Once at Mycenae, in addition to the citadel and museum, another interesting site to visit is The Treasury of Atreus, which is built into another hill opposite the palace citadel, and is easily accessible from the road.  This large tholos tomb, also incorrectly known as the "Tomb of Agamemnon", is a very impressive monument.  It was constructed around 1300 BC, much earlier than the Lion Gate, and was found empty, already robbed in antiquity.  It was the Greco-Roman traveller Pausanias who tells us that the ancients themselves considered it to be the Treasury of Atreus and his family.  There are a number of tholos tombs surrounding the Mycenaean citadel, the Tomb of Clytemnestra near Grave Circle B, the Tomb of Aegisthus and the Lion Tomb, being located very near to the citadel's Lion Gate entrance.

The journey from Ermioni to Mycenae will take you past the historical sites of ancient EpidavrosNafplio, Tiryns and Argos.  The modern village of Mykines is situated a couple of kilometres before archaic Mycenae, where you will find some cafes, tavernas and a large selection of souvenir shops.  Mykines is an ideal place to stop and have a refreshing drink or a meal, either before or after your visit to the ancient site.  Alternatively, you can get refreshments from a large cantina which is situated in the official free car-park, just before the entrance to the archaological site and museum.  The museum is located next to the archaeological site, and has many important finds on display, however, the original and main artifacts from Mycenae are on display in the National Archaeological Museum in Athens.  

Mycenae Archaeological Site, Museum and Tomb of Atreus* is open from 08:00 throughout the year, apart from national holidays.  Closes: April 19:00 - May to August 20:00 - September 19:00 - October 18:00 - November 17:00 - December to March 15:00.  Admission:  April to October 12 Euros - November to March 6 Euros.  Tel: +30 27510 76585

The Tomb of Atreus (Tomb of Agamemnon) is open daily except Tuesdays.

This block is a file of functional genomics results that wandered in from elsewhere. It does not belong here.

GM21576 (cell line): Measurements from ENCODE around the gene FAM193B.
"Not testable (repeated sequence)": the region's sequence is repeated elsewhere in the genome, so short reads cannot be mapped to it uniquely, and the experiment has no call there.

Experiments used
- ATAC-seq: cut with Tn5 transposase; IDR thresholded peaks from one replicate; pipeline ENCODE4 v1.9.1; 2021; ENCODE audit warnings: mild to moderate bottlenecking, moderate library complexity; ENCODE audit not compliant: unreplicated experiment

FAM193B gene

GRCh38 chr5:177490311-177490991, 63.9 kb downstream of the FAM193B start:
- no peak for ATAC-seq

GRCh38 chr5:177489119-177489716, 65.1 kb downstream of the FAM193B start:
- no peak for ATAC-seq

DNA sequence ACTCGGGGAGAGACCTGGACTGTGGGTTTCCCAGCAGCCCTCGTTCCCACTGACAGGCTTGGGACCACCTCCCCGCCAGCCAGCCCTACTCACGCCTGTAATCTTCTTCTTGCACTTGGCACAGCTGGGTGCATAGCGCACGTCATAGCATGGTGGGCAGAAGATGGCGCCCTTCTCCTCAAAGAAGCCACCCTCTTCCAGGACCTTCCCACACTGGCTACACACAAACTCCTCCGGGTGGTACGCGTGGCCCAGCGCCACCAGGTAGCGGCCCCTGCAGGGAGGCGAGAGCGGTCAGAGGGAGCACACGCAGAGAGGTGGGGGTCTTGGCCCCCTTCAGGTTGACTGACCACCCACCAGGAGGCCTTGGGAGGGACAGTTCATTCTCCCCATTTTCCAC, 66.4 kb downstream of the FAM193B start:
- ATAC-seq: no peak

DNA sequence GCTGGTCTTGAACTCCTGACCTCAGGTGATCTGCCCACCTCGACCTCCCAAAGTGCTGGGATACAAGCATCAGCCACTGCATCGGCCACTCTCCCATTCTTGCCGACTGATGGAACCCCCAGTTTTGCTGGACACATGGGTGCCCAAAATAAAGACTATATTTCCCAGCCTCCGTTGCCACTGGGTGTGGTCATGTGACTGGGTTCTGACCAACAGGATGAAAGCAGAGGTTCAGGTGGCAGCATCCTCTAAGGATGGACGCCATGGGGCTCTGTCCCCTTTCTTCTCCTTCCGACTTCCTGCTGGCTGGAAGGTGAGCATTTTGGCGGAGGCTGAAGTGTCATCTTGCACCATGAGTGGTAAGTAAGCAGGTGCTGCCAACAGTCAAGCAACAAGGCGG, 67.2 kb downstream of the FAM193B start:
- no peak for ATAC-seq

• Mycenae is an exposed site, offering very little shade.  In the hot Summer months, take a hat and plenty of water with you.
  • When visiting the spring water cistern at the North-East extension, it is useful to take a torch with you. There are 101 steps leading underground, in three sections.  The first few steps are lit by daylight, the remainder of the descent is in total darkness, as there is no electrical supply.  Once inside the cistern cavern, you will notice the spring water level that left its mark around the ancient walls.


Mycenae Citadel
37° 43' 50.6064" N, 22° 45' 23.1084" E
Picture Gallery
Mycenae - The citadel viewed from the Treasury of Atreus Mycenae - The citadel crest built around 1340 BC Mycenae - Pathway approach to the citadel Mycenae - The Cyclopean stone fortifications Mycenae - The famous 'Lion Gate' entrance Mycenae - The twin Lion(ess) crest of the city Mycenae - Interior view of the Lion Gate entrance Mycenae - Grave circle 'A' - discovered in 1876 by Schliemann Mycenae - Grave circle 'A' - contained six royal graves Mycenae - Looking up to the palace complex Mycenae - The Propylon of the palace Mycenae - Pathway leading to the newer eastern extension Mycenae - The south-eastern sally port Mycenae - Entrance to the water cistern - 101 steps in darkness Mycenae - Interior of the North Gate - also known as Postern Gate Mycenae - North Gate - built in the same style as the Lions Gate Mycenae - The northern wall and sally port Mycenae - The southern bastion - near the house of columns Mycenae - Aerial view of the Mycenaean citadel Mycenae - Artist drawing of the Mycenaean citadel Mycenae - Grand entrance to the Treasury of Atreus Mycenae - The facade entrance to the tholos tomb Mycenae - The 'beehive' tholos domed chamber Mycenae - The 'beehive' chamber of the Treasury of Atreus Mycenae - Tholos tomb of Clytemnestra Mycenae - Tholos tomb of Aegisthus Mycenae - Tholos Lion tomb interior chamber Mycenae Archaeological Museum - Located below the citadel Mycenae Archaeological Museum - Main entrance Mycenae Archaeological Museum - Interior exhibits Mycenae Archaeological Museum - Gold artefacts Mycenae Museum - Golden death mask of Agamemnon - Museum replica